Is social networking making us all lazy?

Is social networking making us all lazy?

Once upon a time there was only a telephone. A telephone that had no hold button, no call waiting, no call forwarding. A telephone that had a busy signal if you were on it. A telephone that had no camera, wasn't portable and plugged into your wall. And a phone number that did not have to include an area code. Other than that telephone, which was the only form of communication outside of physically talking to someone there was nothing. That was it. And I think I liked it better.

I did because you actually had to TALK TO SOMEONE. You got to carry on a conversation and hear the person's voice. You could hear their emotions. If they were excited you heard it, it didn't come through in a text message with a few extra exclamation points to let you know how excited they were. It wasn't tweeted for someone to possibly catch on your news feed. And it wasn't posted on Facebook. It was all in a phone call. It was personal and it felt great.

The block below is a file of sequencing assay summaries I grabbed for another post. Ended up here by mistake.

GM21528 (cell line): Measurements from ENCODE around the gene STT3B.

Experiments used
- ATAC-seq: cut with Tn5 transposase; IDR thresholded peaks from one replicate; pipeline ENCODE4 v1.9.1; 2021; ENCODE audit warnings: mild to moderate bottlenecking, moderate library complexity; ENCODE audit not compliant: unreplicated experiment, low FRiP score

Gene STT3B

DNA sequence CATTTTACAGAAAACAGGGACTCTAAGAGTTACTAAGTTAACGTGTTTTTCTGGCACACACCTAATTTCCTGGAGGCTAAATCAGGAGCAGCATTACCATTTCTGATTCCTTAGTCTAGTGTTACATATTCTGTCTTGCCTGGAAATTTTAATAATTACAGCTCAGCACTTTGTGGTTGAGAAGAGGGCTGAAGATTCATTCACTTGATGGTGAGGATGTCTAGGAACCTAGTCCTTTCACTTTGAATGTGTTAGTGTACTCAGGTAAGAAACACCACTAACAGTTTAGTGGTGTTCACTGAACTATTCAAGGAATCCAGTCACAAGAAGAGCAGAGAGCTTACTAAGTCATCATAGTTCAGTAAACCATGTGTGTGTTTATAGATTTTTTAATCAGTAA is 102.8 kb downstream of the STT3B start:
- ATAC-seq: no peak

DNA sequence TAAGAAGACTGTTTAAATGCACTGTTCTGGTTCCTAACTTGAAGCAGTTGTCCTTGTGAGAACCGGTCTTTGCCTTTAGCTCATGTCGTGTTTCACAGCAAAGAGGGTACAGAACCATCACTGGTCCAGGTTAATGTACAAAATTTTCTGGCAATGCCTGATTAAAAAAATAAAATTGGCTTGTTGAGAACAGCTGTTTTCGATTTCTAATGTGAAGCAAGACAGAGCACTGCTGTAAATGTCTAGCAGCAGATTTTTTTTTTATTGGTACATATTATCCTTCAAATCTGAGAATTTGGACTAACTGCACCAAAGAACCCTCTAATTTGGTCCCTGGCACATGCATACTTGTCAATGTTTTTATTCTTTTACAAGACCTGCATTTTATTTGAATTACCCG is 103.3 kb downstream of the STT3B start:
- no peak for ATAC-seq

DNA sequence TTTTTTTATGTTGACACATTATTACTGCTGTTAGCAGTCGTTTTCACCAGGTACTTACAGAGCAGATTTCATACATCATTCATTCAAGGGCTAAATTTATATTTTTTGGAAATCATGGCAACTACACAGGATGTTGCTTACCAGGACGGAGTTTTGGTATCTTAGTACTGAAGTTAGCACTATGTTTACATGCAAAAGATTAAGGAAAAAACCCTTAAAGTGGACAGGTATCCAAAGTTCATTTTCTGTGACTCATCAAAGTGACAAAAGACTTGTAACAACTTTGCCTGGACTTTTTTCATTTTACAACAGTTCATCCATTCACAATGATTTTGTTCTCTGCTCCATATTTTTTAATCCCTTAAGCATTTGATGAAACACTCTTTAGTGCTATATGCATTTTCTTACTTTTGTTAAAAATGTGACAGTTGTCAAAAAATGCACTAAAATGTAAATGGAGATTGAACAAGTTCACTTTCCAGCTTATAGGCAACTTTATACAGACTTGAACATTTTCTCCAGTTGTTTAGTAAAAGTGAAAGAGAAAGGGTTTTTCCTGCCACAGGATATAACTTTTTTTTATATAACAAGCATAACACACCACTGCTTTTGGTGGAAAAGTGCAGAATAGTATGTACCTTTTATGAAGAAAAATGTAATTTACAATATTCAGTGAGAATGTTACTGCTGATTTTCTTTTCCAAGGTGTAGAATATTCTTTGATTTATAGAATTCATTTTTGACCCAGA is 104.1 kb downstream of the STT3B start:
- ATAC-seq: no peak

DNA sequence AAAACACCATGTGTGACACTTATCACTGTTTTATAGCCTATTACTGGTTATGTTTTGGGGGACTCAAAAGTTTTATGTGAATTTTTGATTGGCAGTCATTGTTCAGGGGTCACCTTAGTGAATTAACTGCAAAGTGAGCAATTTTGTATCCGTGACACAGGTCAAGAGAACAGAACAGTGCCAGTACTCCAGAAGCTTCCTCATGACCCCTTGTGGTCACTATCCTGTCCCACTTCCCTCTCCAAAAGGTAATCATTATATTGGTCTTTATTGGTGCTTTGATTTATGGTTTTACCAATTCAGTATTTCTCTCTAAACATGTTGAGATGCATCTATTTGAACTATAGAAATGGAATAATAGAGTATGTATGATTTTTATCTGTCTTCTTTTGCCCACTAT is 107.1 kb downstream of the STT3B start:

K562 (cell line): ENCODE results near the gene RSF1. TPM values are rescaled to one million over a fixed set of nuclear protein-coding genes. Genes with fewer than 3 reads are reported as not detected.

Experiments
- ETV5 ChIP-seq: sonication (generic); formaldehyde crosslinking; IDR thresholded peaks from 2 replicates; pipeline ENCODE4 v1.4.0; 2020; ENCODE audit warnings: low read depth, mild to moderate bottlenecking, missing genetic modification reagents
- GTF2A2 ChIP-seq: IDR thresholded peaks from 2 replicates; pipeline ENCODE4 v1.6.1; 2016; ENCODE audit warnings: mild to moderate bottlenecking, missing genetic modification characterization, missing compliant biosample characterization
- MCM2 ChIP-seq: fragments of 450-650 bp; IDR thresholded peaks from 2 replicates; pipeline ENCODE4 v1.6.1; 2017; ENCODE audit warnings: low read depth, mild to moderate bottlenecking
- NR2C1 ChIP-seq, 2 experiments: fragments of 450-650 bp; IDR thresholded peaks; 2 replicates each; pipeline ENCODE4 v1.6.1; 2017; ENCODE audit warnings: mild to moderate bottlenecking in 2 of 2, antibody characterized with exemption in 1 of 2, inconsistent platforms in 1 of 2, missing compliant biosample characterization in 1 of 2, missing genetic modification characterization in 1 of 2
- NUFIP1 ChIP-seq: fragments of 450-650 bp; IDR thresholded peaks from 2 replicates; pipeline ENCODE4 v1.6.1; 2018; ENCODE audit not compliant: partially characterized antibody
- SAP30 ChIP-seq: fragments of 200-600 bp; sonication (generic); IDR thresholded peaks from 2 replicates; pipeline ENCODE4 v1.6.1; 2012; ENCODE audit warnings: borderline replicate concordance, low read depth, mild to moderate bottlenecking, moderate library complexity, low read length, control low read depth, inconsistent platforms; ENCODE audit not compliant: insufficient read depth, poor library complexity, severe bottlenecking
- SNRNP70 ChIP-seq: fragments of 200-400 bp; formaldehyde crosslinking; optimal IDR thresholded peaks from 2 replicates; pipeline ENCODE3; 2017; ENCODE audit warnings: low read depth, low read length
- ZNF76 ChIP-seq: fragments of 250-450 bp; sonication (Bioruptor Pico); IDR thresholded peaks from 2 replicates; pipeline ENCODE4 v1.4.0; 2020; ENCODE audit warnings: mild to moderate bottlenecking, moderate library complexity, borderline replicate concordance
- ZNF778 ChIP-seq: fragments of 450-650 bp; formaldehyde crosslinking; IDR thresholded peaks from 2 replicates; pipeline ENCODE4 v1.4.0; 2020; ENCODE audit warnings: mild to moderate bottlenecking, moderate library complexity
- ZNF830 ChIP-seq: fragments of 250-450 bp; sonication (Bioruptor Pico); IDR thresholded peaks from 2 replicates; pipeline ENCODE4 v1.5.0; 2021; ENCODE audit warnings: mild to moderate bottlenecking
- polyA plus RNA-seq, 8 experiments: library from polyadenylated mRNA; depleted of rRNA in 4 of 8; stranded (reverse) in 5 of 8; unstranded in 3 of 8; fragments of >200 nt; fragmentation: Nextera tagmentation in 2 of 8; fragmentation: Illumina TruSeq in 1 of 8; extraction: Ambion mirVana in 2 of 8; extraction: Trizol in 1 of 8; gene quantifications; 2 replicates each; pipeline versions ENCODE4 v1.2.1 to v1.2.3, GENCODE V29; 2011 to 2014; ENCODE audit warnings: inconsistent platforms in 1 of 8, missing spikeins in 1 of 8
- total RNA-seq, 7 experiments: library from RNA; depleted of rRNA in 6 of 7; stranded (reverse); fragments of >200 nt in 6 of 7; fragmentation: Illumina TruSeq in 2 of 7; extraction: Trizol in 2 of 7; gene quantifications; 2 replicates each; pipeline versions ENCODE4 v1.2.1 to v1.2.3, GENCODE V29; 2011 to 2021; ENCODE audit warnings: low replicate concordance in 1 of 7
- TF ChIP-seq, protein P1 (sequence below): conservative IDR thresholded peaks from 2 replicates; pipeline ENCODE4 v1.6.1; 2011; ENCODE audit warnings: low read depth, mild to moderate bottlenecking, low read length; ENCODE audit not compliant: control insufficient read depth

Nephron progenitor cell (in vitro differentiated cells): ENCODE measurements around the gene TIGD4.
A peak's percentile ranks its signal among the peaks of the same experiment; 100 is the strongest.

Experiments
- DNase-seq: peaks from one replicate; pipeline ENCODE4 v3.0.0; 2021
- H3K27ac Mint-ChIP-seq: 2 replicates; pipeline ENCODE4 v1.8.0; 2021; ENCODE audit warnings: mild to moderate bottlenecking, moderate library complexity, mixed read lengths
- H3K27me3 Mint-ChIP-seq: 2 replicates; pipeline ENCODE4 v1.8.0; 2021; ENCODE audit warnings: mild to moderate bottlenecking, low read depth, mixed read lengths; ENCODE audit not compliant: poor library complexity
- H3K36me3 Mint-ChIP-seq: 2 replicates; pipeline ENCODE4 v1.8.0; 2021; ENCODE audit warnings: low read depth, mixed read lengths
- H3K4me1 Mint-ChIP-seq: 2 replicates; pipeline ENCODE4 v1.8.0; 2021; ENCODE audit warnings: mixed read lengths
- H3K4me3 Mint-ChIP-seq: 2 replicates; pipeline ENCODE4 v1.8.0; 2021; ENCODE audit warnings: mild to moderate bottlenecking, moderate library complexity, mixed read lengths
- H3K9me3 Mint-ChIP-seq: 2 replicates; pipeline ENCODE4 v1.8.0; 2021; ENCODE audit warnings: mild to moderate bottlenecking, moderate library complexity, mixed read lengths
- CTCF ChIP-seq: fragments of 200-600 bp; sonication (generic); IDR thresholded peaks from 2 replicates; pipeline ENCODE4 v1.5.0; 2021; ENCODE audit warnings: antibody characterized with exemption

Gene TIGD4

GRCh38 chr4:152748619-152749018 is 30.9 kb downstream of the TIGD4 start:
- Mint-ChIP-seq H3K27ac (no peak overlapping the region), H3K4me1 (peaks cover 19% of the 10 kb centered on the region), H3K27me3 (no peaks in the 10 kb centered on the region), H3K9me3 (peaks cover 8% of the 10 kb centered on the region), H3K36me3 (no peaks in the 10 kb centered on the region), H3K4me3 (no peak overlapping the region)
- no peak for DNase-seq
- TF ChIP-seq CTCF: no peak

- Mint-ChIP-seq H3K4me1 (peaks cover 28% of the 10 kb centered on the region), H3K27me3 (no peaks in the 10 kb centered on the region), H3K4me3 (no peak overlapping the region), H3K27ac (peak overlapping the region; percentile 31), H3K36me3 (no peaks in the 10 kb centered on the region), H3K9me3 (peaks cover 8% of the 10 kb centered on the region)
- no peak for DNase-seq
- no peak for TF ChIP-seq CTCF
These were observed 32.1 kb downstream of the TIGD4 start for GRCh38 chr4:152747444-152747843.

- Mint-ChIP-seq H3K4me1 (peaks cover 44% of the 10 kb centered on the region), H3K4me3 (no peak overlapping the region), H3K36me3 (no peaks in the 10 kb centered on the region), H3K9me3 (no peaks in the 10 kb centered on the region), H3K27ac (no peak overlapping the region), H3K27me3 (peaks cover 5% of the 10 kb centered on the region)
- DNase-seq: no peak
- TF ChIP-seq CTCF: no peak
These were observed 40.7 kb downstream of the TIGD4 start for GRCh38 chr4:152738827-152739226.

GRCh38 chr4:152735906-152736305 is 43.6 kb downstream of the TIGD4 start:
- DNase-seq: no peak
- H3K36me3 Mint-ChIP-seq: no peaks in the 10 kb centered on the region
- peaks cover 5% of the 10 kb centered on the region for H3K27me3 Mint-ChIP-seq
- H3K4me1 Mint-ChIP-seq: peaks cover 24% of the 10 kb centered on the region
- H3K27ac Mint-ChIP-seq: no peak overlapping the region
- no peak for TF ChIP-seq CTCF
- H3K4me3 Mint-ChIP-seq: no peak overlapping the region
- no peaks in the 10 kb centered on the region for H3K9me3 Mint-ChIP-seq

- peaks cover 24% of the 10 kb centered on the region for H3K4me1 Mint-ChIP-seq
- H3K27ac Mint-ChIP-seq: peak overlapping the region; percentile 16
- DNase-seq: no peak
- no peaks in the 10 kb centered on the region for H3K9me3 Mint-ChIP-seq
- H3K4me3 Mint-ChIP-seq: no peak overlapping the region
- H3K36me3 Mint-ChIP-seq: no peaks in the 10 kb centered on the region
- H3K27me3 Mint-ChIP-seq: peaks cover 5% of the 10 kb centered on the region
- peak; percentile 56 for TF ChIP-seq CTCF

I am certainly guilty of falling into the social networking trap. I have had a Facebook page for several years as well as a twitter account. Recently however, I have come to question the value of them and wondered how much time it has taken away from well....being truly social. I also wonder how lazy it has made us in relationships or in particular, our daily lives. We most certainly found other interests before these things took over.